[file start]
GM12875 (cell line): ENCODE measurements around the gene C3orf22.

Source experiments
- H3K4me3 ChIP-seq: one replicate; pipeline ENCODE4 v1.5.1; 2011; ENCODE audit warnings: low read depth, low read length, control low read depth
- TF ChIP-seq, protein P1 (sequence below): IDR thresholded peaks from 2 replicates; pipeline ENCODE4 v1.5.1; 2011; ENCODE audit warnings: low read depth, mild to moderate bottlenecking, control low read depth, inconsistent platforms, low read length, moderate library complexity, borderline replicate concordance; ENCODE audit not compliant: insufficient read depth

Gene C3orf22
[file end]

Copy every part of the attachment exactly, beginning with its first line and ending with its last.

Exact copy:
GM12875 (cell line): ENCODE measurements around the gene C3orf22.

Source experiments
- H3K4me3 ChIP-seq: one replicate; pipeline ENCODE4 v1.5.1; 2011; ENCODE audit warnings: low read depth, low read length, control low read depth
- TF ChIP-seq, protein P1 (sequence below): IDR thresholded peaks from 2 replicates; pipeline ENCODE4 v1.5.1; 2011; ENCODE audit warnings: low read depth, mild to moderate bottlenecking, control low read depth, inconsistent platforms, low read length, moderate library complexity, borderline replicate concordance; ENCODE audit not compliant: insufficient read depth

Gene C3orf22